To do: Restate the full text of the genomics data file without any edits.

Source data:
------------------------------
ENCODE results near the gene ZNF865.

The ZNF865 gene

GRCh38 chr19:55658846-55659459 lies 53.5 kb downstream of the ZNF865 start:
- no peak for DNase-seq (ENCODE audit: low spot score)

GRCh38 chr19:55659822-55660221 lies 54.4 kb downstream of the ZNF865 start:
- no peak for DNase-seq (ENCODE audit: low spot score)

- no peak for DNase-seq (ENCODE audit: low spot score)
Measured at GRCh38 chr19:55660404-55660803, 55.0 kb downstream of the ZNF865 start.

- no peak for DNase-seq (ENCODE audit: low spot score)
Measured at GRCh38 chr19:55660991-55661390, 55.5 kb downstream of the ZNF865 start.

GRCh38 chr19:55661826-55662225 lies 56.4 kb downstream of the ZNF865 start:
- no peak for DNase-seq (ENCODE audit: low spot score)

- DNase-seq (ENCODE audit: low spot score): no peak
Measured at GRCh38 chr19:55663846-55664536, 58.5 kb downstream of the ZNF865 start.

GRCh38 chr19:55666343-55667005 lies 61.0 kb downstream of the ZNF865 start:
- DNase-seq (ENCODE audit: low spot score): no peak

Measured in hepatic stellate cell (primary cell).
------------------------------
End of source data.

ENCODE results near the gene ZNF865.

The ZNF865 gene

GRCh38 chr19:55658846-55659459 lies 53.5 kb downstream of the ZNF865 start:
- no peak for DNase-seq (ENCODE audit: low spot score)

GRCh38 chr19:55659822-55660221 lies 54.4 kb downstream of the ZNF865 start:
- no peak for DNase-seq (ENCODE audit: low spot score)

- no peak for DNase-seq (ENCODE audit: low spot score)
Measured at GRCh38 chr19:55660404-55660803, 55.0 kb downstream of the ZNF865 start.

- no peak for DNase-seq (ENCODE audit: low spot score)
Measured at GRCh38 chr19:55660991-55661390, 55.5 kb downstream of the ZNF865 start.

GRCh38 chr19:55661826-55662225 lies 56.4 kb downstream of the ZNF865 start:
- no peak for DNase-seq (ENCODE audit: low spot score)

- DNase-seq (ENCODE audit: low spot score): no peak
Measured at GRCh38 chr19:55663846-55664536, 58.5 kb downstream of the ZNF865 start.

GRCh38 chr19:55666343-55667005 lies 61.0 kb downstream of the ZNF865 start:
- DNase-seq (ENCODE audit: low spot score): no peak

Measured in hepatic stellate cell (primary cell).